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How to Segment Your Market Using the Glenday Sieve

Some years ago, Ian Glenday was working with a team analyzing product sales by country for a Fortune 500 company. While he--and we--are generally familiar with the old 80/20 rule, which says that 80 percent of revenues will come from 20 percent of the products (or customers, or whatever), as Glenday and his team repeated their analysis across country after country, they noticed a far more significant pattern starting to emerge.

Here's what they found ...

Glenday Sieve - Customers by Revenue Glenday Sieve - Customers by Revenue (actual example)


6% of the Products Account for Half the Sales

Time after time, they discovered amazingly that six percent (6%) of the products accounted for half--that's right, 50 percent--of the sales. Almost equally amazing was the discovery that 95 percent of sales were produced by 50 percent of the SKUs (products). Of course, that meant that the other 50 percent of sales were scattered hither and thither across the remaining five percent (5%) of SKUs. This analysis became known as the Glenday Sieve.

You can read more about this discover here: Glenday, Ian, and Ricky L. Sather. Lean RFS (Repetitive Flexible Supply): Putting the Pieces Together. Boca Raton: CRC, 2014. Print.

A few months ago, I wrote about applying the Glenday Sieve in managing production and your supply chain. In the article, I would like to point out how our clients might benefit applying the Glenday Sieve for segmenting their market.

The illustration above (names have been changed to protect privacy) is a Glenday Sieve analysis of the revenues for a real company. When we discussed this analysis with the firm's management team, we highlighted the fact that this analysis functions merely as a starting place for asking lots of good questions that may help the firm make more money tomorrow than it is making today.

By the way, the result of the Glenday Sieve analysis is to break down products, services, revenue streams, activities (or whatever is being analyzed) into "streams." The six percent leading to the top 50 percent of volume is called the "Green" stream. The next ~44 percent of that adds 45 percent of the volume (to the 95 percent cumulative level) is referred to as the "Yellow" stream. In many cases, the last five percent (5%) of business volume is distributed across the remaining 50 percent of SKUs, products, customers or whatever aspect is being "sieved," and is referred to as the "Red" stream. (In some cases, the "Red" stream is further segmented. In the accompanying figure, the "sieve" was being run by SKU. In our case above, however, we are doing the analysis of activity based on revenues.)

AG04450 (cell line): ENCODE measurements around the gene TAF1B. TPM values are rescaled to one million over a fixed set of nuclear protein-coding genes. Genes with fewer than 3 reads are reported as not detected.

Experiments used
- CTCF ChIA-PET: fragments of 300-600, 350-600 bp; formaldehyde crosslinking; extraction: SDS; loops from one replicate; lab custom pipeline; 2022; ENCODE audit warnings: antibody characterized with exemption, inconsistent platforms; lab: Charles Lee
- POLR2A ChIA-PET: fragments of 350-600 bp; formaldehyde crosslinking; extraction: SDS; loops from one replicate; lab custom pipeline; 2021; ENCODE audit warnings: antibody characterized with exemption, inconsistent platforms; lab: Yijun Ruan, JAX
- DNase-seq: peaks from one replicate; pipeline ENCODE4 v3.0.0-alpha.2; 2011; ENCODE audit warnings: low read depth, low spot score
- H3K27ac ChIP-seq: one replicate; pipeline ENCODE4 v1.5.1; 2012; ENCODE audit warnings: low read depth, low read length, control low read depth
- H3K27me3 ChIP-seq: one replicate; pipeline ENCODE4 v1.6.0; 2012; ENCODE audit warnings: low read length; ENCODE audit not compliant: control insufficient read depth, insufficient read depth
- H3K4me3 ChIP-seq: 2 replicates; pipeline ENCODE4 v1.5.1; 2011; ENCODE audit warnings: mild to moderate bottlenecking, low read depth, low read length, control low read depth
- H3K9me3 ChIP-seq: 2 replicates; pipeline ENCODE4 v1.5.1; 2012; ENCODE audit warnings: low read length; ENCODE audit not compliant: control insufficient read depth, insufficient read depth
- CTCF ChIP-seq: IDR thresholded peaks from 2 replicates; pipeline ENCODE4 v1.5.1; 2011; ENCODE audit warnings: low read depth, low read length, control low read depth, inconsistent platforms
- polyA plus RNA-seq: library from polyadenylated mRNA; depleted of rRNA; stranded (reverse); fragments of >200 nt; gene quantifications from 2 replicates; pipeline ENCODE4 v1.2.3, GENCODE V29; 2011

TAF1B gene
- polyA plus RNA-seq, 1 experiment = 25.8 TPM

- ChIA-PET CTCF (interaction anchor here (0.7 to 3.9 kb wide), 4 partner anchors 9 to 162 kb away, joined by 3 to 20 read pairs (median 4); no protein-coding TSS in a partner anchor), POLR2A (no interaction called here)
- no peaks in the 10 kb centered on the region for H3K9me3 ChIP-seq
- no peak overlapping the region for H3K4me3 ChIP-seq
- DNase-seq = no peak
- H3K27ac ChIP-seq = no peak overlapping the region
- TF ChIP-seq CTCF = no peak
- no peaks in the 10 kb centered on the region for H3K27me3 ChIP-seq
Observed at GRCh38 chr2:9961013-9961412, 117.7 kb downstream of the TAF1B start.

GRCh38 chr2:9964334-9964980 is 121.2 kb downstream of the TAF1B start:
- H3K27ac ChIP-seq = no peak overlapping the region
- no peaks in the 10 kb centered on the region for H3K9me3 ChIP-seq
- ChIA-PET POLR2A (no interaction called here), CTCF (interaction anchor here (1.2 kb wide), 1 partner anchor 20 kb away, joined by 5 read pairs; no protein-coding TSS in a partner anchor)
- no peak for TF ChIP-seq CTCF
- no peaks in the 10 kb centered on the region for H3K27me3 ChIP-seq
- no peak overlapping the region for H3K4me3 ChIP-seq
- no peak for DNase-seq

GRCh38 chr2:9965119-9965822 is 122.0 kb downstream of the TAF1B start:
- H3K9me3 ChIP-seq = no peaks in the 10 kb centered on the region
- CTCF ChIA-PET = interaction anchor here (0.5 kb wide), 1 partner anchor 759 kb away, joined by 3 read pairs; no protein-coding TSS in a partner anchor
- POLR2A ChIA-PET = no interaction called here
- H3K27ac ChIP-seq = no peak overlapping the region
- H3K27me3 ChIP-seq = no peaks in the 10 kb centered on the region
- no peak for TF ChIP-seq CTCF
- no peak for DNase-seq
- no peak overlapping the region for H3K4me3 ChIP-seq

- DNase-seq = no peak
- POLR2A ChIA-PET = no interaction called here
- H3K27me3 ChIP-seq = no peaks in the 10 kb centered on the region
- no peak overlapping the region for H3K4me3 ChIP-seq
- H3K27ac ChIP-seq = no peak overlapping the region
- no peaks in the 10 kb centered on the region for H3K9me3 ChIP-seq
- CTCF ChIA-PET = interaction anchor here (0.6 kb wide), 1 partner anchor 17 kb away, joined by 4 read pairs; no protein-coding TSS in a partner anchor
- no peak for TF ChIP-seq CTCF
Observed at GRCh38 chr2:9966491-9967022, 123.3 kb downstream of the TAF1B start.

Typical Glenday Sieve streams Typical Glenday Sieve streams

Questions to Consider in Glenday Sieve Analysis

Here are some questions that might come quickly to mind when we look at the Glenday Sieve analysis of revenues by customer:

  1. Should we be managing the GREEN stream homogeneously with the rest of the customer base? Or, does the consistency of the GREEN stream justify its own dedicated resources? In other words, is GREEN stream production really "one kind of factory" and production for the far more volatile (in terms of percent of change) YELLOW and RED streams "another kind of factory" altogether?
  2. Should our approach to marketing and sales be different for each of these streams?
  3. What do we know about customers in the YELLOW or RED streams that we can leverage to help move them from the YELLOW or RED streams and into the GREEN stream (which is much easier to manage and is likely producing the bulk of our profits)?
  4. What else do we know--probably, "tribal knowledge"--about customers in our GREEN stream that we can leverage to help make them even more profitable and yet happier customers than they are today? What can we do to make them "customers for life"?
  5. What kinds of activities do we engage in most frequently with our GREEN stream customers? How can we improve our approach to execution with these customers in order to create impeccable customer service or slash away at lead-times for them? (Such analysis will not only help us improve and accelerate service to the GREEN stream, but these improvement will simultaneously lead to increases in capacity without adding new resources so that, as we move more customers from the YELLOW stream into the GREEN stream, we can do so without increasing our overhead expenses.)
  6. What are our GREEN stream vulnerabilities? Are there existing GREEN stream customers that are likely to fall out of the GREEN stream in the near future? If so, why? What can be done to keep them in the GREEN stream or replace their GREEN stream revenues in the future?
  7. For existing GREEN stream customers ask:*  What was their condition when we were first introduced to them?

*  What have we done to help them improve overall?

*  What can we learn from our experience with these customers that might help us with other clients or to open new markets?


We are certain that there are plenty of other good questions that a close review of a Glenday Sieve of various aspects of your company or supply chain might trigger. But the questions will vary by industry and even your firm's specific circumstances. Those given above are just intended to examples and far, far from an exhaustive list of such questions.

We would like to have your feedback on this important matter. Please leave your comments below, or feel free to contact us directly, if you would prefer.

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